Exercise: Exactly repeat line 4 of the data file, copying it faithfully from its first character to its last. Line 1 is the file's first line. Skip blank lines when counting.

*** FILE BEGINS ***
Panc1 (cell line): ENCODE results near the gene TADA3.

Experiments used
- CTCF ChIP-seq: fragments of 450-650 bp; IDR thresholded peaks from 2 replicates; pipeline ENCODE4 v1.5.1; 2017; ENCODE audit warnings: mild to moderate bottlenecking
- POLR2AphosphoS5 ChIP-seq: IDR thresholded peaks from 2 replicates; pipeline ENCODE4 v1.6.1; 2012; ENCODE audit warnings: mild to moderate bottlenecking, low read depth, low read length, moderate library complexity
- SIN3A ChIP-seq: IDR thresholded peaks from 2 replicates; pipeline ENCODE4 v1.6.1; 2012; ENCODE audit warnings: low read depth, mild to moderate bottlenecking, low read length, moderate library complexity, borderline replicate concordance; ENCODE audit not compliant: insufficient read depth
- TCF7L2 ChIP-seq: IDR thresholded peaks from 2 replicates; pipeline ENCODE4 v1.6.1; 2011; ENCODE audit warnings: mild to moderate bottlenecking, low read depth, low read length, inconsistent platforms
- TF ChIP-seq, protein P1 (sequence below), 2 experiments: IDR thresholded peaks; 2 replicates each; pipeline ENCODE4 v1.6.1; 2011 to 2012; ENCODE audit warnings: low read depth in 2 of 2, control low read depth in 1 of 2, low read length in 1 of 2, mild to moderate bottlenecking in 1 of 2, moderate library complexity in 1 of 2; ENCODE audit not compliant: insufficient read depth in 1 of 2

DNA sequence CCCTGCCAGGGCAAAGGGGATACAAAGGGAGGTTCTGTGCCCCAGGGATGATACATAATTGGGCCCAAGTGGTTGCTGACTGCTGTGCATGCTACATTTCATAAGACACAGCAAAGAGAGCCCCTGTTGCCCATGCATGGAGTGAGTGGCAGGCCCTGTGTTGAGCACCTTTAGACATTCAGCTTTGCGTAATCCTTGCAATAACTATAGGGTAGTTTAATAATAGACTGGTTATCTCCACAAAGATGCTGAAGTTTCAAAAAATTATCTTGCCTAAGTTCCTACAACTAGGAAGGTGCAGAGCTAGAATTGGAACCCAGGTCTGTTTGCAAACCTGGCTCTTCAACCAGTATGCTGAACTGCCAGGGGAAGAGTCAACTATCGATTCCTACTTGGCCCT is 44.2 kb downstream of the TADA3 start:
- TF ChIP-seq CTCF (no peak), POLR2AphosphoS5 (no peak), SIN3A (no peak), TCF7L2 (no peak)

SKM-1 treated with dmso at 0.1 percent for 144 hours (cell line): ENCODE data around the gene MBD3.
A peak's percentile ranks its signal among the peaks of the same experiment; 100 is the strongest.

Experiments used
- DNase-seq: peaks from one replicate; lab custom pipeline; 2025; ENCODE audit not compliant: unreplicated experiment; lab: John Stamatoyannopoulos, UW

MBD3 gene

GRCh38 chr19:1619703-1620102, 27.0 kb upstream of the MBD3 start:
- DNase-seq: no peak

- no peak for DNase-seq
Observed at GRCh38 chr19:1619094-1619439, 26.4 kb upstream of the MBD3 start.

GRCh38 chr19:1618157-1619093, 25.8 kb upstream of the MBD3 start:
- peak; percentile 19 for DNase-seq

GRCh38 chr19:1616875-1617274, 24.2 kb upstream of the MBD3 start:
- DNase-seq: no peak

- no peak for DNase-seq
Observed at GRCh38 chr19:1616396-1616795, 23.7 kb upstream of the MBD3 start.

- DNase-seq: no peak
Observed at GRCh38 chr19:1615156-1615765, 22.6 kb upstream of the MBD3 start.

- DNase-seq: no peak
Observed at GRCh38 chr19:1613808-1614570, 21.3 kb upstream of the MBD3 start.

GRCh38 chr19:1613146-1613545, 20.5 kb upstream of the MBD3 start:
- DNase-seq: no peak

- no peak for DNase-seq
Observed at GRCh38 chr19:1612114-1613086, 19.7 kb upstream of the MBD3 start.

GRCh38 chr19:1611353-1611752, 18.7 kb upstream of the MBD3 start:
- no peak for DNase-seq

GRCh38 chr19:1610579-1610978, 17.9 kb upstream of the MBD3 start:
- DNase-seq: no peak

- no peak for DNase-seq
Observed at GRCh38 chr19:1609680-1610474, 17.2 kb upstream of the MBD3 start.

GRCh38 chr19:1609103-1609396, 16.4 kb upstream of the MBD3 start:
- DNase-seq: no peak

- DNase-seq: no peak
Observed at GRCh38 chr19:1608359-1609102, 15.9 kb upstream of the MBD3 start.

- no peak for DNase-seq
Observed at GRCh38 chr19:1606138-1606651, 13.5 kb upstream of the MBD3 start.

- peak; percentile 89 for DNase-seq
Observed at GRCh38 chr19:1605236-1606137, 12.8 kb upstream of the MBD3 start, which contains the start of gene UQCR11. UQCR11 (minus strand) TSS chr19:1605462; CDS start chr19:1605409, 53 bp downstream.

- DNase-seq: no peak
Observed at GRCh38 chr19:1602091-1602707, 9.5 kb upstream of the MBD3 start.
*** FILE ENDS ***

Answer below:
- POLR2AphosphoS5 ChIP-seq: IDR thresholded peaks from 2 replicates; pipeline ENCODE4 v1.6.1; 2012; ENCODE audit warnings: mild to moderate bottlenecking, low read depth, low read length, moderate library complexity